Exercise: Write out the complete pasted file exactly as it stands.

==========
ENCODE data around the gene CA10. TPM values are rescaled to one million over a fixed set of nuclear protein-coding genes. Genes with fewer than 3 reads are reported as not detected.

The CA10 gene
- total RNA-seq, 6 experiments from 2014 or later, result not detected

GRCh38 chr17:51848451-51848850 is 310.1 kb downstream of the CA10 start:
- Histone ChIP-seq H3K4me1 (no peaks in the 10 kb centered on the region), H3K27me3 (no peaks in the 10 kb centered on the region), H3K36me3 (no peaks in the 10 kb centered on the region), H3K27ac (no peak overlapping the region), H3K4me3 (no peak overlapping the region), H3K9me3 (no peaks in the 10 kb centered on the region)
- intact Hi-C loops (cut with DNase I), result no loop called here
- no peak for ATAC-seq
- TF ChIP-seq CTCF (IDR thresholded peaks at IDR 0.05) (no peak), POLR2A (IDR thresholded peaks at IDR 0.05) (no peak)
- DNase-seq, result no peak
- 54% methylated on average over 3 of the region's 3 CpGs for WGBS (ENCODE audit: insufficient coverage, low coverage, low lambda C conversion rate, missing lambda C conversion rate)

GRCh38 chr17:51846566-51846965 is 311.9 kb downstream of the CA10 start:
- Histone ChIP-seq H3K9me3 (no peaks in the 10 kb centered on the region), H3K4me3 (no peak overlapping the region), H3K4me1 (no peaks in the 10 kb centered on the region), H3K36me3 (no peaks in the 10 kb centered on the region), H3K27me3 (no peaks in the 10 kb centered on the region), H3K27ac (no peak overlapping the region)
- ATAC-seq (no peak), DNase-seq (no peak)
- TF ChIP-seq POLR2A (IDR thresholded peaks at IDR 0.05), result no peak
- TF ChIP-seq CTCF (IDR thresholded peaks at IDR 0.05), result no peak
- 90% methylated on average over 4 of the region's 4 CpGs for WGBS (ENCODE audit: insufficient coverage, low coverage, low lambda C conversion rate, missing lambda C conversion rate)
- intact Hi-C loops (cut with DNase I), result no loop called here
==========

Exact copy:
ENCODE data around the gene CA10. TPM values are rescaled to one million over a fixed set of nuclear protein-coding genes. Genes with fewer than 3 reads are reported as not detected.

The CA10 gene
- total RNA-seq, 6 experiments from 2014 or later, result not detected

GRCh38 chr17:51848451-51848850 is 310.1 kb downstream of the CA10 start:
- Histone ChIP-seq H3K4me1 (no peaks in the 10 kb centered on the region), H3K27me3 (no peaks in the 10 kb centered on the region), H3K36me3 (no peaks in the 10 kb centered on the region), H3K27ac (no peak overlapping the region), H3K4me3 (no peak overlapping the region), H3K9me3 (no peaks in the 10 kb centered on the region)
- intact Hi-C loops (cut with DNase I), result no loop called here
- no peak for ATAC-seq
- TF ChIP-seq CTCF (IDR thresholded peaks at IDR 0.05) (no peak), POLR2A (IDR thresholded peaks at IDR 0.05) (no peak)
- DNase-seq, result no peak
- 54% methylated on average over 3 of the region's 3 CpGs for WGBS (ENCODE audit: insufficient coverage, low coverage, low lambda C conversion rate, missing lambda C conversion rate)

GRCh38 chr17:51846566-51846965 is 311.9 kb downstream of the CA10 start:
- Histone ChIP-seq H3K9me3 (no peaks in the 10 kb centered on the region), H3K4me3 (no peak overlapping the region), H3K4me1 (no peaks in the 10 kb centered on the region), H3K36me3 (no peaks in the 10 kb centered on the region), H3K27me3 (no peaks in the 10 kb centered on the region), H3K27ac (no peak overlapping the region)
- ATAC-seq (no peak), DNase-seq (no peak)
- TF ChIP-seq POLR2A (IDR thresholded peaks at IDR 0.05), result no peak
- TF ChIP-seq CTCF (IDR thresholded peaks at IDR 0.05), result no peak
- 90% methylated on average over 4 of the region's 4 CpGs for WGBS (ENCODE audit: insufficient coverage, low coverage, low lambda C conversion rate, missing lambda C conversion rate)
- intact Hi-C loops (cut with DNase I), result no loop called here